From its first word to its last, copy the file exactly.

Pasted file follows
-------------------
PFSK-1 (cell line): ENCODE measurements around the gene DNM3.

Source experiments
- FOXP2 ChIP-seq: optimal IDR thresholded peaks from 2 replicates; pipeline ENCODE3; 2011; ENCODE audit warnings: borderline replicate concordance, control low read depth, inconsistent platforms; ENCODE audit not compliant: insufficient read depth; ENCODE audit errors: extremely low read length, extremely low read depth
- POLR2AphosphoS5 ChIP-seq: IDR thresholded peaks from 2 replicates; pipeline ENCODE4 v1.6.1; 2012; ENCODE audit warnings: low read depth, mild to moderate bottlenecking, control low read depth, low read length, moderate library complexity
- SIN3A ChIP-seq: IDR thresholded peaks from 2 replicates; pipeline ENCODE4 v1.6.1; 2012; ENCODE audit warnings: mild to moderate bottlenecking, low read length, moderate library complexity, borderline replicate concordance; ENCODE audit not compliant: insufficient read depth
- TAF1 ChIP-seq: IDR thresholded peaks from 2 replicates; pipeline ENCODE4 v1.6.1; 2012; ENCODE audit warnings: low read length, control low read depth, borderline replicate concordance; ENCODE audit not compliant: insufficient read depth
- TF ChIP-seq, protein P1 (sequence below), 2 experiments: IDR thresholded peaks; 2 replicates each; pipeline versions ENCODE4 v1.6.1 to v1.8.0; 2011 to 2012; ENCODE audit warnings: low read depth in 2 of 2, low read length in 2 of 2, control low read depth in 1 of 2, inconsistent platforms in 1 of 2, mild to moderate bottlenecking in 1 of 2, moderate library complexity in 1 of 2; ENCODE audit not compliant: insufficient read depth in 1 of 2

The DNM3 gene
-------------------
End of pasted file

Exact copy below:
PFSK-1 (cell line): ENCODE measurements around the gene DNM3.

Source experiments
- FOXP2 ChIP-seq: optimal IDR thresholded peaks from 2 replicates; pipeline ENCODE3; 2011; ENCODE audit warnings: borderline replicate concordance, control low read depth, inconsistent platforms; ENCODE audit not compliant: insufficient read depth; ENCODE audit errors: extremely low read length, extremely low read depth
- POLR2AphosphoS5 ChIP-seq: IDR thresholded peaks from 2 replicates; pipeline ENCODE4 v1.6.1; 2012; ENCODE audit warnings: low read depth, mild to moderate bottlenecking, control low read depth, low read length, moderate library complexity
- SIN3A ChIP-seq: IDR thresholded peaks from 2 replicates; pipeline ENCODE4 v1.6.1; 2012; ENCODE audit warnings: mild to moderate bottlenecking, low read length, moderate library complexity, borderline replicate concordance; ENCODE audit not compliant: insufficient read depth
- TAF1 ChIP-seq: IDR thresholded peaks from 2 replicates; pipeline ENCODE4 v1.6.1; 2012; ENCODE audit warnings: low read length, control low read depth, borderline replicate concordance; ENCODE audit not compliant: insufficient read depth
- TF ChIP-seq, protein P1 (sequence below), 2 experiments: IDR thresholded peaks; 2 replicates each; pipeline versions ENCODE4 v1.6.1 to v1.8.0; 2011 to 2012; ENCODE audit warnings: low read depth in 2 of 2, low read length in 2 of 2, control low read depth in 1 of 2, inconsistent platforms in 1 of 2, mild to moderate bottlenecking in 1 of 2, moderate library complexity in 1 of 2; ENCODE audit not compliant: insufficient read depth in 1 of 2

The DNM3 gene